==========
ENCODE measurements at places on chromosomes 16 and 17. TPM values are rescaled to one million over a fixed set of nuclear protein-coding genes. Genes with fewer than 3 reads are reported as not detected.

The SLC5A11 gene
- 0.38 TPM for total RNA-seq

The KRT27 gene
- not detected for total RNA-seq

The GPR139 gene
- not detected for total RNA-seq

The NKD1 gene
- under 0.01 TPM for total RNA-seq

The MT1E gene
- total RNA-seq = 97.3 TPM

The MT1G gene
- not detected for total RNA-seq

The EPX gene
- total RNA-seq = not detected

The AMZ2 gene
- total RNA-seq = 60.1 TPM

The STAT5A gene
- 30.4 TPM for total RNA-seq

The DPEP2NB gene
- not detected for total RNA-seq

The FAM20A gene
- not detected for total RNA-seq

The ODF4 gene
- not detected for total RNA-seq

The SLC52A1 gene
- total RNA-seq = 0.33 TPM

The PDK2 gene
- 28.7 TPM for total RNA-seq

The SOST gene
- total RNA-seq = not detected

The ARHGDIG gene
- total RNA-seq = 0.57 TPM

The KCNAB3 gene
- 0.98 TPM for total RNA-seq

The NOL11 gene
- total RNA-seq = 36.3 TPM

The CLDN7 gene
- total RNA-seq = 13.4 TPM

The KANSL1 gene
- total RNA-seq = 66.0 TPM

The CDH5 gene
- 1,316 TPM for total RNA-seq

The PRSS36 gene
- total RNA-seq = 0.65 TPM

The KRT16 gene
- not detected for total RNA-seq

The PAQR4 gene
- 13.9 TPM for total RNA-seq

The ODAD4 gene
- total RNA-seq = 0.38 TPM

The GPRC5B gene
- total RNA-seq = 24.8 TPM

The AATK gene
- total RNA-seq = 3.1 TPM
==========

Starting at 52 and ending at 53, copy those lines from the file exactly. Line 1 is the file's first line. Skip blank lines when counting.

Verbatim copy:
The GPRC5B gene
- total RNA-seq = 24.8 TPM